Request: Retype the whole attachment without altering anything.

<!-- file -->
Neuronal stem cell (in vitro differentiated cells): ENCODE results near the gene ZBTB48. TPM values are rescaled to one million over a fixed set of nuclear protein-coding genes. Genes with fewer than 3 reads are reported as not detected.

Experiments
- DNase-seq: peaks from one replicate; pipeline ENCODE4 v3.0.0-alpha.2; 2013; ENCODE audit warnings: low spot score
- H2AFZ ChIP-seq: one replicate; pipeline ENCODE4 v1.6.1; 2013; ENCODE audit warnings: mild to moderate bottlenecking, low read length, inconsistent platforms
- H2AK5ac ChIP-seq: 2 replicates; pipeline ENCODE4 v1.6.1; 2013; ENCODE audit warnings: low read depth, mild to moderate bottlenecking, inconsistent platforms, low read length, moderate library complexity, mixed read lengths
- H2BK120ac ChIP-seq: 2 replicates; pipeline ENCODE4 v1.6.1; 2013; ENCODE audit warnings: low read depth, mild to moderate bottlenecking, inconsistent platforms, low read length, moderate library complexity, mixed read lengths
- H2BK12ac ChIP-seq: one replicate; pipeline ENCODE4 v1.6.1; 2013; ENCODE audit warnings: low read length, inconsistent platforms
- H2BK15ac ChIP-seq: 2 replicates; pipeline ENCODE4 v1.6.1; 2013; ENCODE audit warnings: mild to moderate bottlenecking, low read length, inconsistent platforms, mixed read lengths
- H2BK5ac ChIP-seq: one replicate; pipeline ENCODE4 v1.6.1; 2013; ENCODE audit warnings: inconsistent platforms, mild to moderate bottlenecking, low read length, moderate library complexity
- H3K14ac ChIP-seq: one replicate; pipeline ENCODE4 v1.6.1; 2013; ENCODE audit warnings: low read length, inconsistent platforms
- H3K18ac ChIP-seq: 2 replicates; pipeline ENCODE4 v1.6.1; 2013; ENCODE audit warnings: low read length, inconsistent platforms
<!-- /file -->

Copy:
Neuronal stem cell (in vitro differentiated cells): ENCODE results near the gene ZBTB48. TPM values are rescaled to one million over a fixed set of nuclear protein-coding genes. Genes with fewer than 3 reads are reported as not detected.

Experiments
- DNase-seq: peaks from one replicate; pipeline ENCODE4 v3.0.0-alpha.2; 2013; ENCODE audit warnings: low spot score
- H2AFZ ChIP-seq: one replicate; pipeline ENCODE4 v1.6.1; 2013; ENCODE audit warnings: mild to moderate bottlenecking, low read length, inconsistent platforms
- H2AK5ac ChIP-seq: 2 replicates; pipeline ENCODE4 v1.6.1; 2013; ENCODE audit warnings: low read depth, mild to moderate bottlenecking, inconsistent platforms, low read length, moderate library complexity, mixed read lengths
- H2BK120ac ChIP-seq: 2 replicates; pipeline ENCODE4 v1.6.1; 2013; ENCODE audit warnings: low read depth, mild to moderate bottlenecking, inconsistent platforms, low read length, moderate library complexity, mixed read lengths
- H2BK12ac ChIP-seq: one replicate; pipeline ENCODE4 v1.6.1; 2013; ENCODE audit warnings: low read length, inconsistent platforms
- H2BK15ac ChIP-seq: 2 replicates; pipeline ENCODE4 v1.6.1; 2013; ENCODE audit warnings: mild to moderate bottlenecking, low read length, inconsistent platforms, mixed read lengths
- H2BK5ac ChIP-seq: one replicate; pipeline ENCODE4 v1.6.1; 2013; ENCODE audit warnings: inconsistent platforms, mild to moderate bottlenecking, low read length, moderate library complexity
- H3K14ac ChIP-seq: one replicate; pipeline ENCODE4 v1.6.1; 2013; ENCODE audit warnings: low read length, inconsistent platforms
- H3K18ac ChIP-seq: 2 replicates; pipeline ENCODE4 v1.6.1; 2013; ENCODE audit warnings: low read length, inconsistent platforms